It seems incomprehensible that the Army would continue operations with such an indefensible position, but the reality of the situation is much more gray than black and white. At the time things came to a head in Nuristan, the U.S. military was in the middle of the troop surge in Afghanistan, and despite the losses sustained by Army units operating out of the COP in Kamdesh, (some of which aren’t even depicted in the film) the belief that the COIN efforts were making positive inroads meant that new units kept rotating into COP Keating, even as the warning signs that the base was a prime and vulnerable high-payoff target for the Taliban, grew.
Ultimately, after several more troop commanders come and go, including the enigmatic Captain Broward, played superbly by Kwame Patterson, the stage is set for a taut, gripping battle of survival that compared to the final battle in the fictional town of Ramelle in Saving Private Ryan in terms of the anxiety and emotional stress it puts on the viewer as the vastly outnumbered men of 3-61 CAV are assaulted on all sides in a 21st century Alamo kind of attack.
What makes the Outpost such a quality and realistic film is the effort that goes into getting the details right. The uniforms the soldiers wear are correct, and when enemy attacks happen at COP Keating, the troops have to defend the wire, no matter how they are dressed- in full army combat uniform fatigues, or their physical training tees and shorts (with combat helmets and body armor of course).
The dialogue is also spot-on and free of the silly Hollywood bravado that screenwriters who never served a day in the military typically insert into the various scripts. A couple of examples that come to mind- when the new arrivals walk into the living quarters for the first time, one of the replacement soldiers, a young, eager private, shouts “Hooah!” and one of the veteran specialists rolls his eyes and responds with a “Hooah?” of his own, dripping with contempt. The response symbolizes the daily suck that so many of our line troops who served in the hinterlands of Afghanistan and Iraq had to endure- far away from the creature comforts of the big forward operating bases.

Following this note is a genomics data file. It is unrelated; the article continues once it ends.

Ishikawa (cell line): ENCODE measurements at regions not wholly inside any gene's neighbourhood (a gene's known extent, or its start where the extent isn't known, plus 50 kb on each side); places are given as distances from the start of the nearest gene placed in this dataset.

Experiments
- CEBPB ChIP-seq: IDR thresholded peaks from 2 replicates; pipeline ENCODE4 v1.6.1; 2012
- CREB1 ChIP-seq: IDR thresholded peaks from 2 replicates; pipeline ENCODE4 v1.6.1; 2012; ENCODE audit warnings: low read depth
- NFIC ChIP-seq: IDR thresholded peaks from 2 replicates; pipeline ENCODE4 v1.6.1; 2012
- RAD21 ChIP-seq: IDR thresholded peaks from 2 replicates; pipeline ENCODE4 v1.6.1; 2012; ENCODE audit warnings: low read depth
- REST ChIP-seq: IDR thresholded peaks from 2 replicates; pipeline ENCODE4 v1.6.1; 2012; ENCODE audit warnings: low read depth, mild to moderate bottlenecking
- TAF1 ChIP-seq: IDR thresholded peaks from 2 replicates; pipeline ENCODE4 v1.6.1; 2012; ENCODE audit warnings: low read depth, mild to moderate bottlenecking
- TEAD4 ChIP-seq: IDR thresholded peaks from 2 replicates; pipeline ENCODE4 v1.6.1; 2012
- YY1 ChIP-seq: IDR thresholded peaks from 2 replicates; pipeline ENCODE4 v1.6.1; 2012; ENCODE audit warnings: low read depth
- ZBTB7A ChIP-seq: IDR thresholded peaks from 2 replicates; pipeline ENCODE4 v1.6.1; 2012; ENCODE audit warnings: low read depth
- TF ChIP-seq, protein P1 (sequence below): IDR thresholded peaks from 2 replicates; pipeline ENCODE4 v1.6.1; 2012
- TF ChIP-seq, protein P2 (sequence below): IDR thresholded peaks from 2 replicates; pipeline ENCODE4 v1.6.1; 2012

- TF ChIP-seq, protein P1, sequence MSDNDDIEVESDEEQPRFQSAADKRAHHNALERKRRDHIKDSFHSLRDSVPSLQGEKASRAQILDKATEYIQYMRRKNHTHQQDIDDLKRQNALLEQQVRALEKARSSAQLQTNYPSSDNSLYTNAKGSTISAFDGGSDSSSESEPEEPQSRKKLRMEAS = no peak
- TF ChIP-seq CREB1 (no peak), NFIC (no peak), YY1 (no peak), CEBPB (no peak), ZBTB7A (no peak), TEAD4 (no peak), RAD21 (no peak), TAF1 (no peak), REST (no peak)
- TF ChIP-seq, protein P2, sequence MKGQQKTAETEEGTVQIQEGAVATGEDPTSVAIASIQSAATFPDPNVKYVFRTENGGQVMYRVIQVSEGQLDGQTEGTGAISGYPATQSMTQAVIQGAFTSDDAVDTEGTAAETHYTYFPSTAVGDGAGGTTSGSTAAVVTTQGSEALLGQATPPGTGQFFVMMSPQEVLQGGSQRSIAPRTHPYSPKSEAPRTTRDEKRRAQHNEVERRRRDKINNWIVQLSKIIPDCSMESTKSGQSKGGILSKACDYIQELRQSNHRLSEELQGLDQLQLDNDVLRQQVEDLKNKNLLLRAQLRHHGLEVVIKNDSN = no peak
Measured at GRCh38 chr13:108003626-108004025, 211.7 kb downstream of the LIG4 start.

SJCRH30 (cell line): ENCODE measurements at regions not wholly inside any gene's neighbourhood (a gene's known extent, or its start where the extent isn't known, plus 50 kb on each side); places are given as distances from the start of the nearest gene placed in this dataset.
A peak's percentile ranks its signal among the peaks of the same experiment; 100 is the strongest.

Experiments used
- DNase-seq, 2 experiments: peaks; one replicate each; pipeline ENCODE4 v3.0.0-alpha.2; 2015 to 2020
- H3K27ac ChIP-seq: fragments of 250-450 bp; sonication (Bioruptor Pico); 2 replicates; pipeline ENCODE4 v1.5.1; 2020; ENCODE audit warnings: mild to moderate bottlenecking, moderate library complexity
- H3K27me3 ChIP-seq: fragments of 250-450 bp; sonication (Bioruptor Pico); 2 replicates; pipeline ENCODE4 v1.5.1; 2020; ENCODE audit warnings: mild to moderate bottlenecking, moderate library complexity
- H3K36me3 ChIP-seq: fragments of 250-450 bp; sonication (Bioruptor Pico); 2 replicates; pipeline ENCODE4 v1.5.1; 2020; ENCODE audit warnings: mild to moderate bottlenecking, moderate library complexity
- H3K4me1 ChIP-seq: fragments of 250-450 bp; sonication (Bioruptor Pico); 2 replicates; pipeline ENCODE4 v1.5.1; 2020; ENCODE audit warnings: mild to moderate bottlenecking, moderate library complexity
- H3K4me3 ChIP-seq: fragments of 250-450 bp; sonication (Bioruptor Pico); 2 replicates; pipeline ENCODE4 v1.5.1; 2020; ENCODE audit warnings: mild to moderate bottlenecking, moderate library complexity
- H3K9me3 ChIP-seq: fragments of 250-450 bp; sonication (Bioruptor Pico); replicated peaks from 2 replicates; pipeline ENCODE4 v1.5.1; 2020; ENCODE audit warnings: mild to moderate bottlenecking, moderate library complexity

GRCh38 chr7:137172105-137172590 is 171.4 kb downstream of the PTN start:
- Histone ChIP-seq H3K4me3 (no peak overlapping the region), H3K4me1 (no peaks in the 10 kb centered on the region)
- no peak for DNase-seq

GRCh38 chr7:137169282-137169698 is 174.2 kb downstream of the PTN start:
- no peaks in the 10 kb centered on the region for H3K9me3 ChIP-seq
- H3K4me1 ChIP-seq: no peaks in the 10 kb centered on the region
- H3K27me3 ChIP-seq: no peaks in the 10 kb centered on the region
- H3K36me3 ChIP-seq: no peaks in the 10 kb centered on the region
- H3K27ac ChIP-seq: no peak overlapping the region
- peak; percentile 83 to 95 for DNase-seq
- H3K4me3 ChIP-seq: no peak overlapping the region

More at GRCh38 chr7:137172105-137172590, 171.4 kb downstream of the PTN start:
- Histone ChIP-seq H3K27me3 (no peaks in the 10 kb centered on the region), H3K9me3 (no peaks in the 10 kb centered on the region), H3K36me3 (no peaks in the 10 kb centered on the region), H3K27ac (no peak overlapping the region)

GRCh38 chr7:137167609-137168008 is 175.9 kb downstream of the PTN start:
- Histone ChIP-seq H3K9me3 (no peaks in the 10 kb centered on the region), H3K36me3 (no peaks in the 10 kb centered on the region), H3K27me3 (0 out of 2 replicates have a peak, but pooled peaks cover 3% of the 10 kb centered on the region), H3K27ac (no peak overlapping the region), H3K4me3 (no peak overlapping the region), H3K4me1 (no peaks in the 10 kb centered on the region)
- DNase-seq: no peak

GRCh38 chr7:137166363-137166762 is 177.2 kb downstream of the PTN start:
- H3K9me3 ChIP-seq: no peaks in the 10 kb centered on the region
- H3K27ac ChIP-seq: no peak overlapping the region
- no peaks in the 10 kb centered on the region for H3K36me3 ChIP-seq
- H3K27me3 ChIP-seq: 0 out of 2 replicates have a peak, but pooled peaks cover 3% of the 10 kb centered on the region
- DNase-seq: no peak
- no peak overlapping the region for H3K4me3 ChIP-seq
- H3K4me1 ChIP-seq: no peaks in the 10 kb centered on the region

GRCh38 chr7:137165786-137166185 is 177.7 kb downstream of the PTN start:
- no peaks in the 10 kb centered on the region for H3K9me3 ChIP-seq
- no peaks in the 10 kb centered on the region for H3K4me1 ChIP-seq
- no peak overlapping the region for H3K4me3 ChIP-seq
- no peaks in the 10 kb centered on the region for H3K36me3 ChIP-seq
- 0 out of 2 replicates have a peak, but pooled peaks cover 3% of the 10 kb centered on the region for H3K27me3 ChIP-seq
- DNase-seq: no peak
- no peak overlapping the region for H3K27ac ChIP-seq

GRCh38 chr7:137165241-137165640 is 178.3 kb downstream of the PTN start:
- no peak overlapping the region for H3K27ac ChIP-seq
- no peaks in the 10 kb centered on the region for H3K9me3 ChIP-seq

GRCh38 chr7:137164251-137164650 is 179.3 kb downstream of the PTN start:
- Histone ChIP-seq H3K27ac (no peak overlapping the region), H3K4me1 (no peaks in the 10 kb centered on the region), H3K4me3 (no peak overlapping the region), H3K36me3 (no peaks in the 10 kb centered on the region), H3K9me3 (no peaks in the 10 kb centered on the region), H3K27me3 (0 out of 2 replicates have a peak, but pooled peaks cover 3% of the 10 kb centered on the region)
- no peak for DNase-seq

Another fine exchange comes between Sgt. Brad Larson (played by Army combat veteran Henry Hughes) and Specialist Ty Carter, who brought .50 caliber ammunition forward instead of the needed 7.62mm for the M240B machine gun position. After being upbraided for the mistake, he responds with a casual “Whatever,” and starts to walk away. Larson then calls him back, puts him at attention and corrects him in a fashion typical of an NCO to a junior enlisted soldier. It’s a small exchange, but it sets the tone for what Carter will do later in the film and is a subtle, but highly effective example of the leader/soldier dynamic that is so crucial to building cohesive teams who fight together when everything is on the line.
As good as it is, the Outpost is not perfect, and there are small quibbles with the film’s flow and overall accuracy. Having said that, if you really want to understand what Afghanistan and Iraq look(ed) like at the tactical level, the movie’s depiction of B/3-61 CAV and their heroism and sacrifice at the Battle of Kamdesh will give you the best window into both theaters of operations. No matter how realistic a movie may be, it can’t ever truly come close to the abject terror, stress and chaos of the real battlefield. However, recent films like 13 Hours (about the 2012 attack on the U.S. Consulate in Benghazi) and the Outpost come reasonably close. Stay through the end of the credits for some key interviews with some of the real players in the Battle of Kamdesh- you can see the pain and survivor’s guilt many of them still struggle with despite their total heroism in the face of near-impossible odds.
The best way to pay tribute to the men who were killed defending COP Keating and in operations prior to that fateful October day 11 years ago is to make a film that honors their memory and gets it as right as right can be. Between the solid acting and details, the Outpost delivers that and more.